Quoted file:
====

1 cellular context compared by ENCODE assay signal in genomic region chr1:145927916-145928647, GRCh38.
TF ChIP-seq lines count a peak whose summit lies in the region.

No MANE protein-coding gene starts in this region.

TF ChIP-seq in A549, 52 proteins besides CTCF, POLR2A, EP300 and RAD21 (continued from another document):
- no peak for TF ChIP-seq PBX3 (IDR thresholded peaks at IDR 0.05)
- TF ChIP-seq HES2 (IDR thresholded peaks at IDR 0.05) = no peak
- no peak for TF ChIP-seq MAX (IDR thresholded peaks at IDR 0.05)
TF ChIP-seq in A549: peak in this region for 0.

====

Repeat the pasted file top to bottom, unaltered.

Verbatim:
1 cellular context compared by ENCODE assay signal in genomic region chr1:145927916-145928647, GRCh38.
TF ChIP-seq lines count a peak whose summit lies in the region.

No MANE protein-coding gene starts in this region.

TF ChIP-seq in A549, 52 proteins besides CTCF, POLR2A, EP300 and RAD21 (continued from another document):
- no peak for TF ChIP-seq PBX3 (IDR thresholded peaks at IDR 0.05)
- TF ChIP-seq HES2 (IDR thresholded peaks at IDR 0.05) = no peak
- no peak for TF ChIP-seq MAX (IDR thresholded peaks at IDR 0.05)
TF ChIP-seq in A549: peak in this region for 0.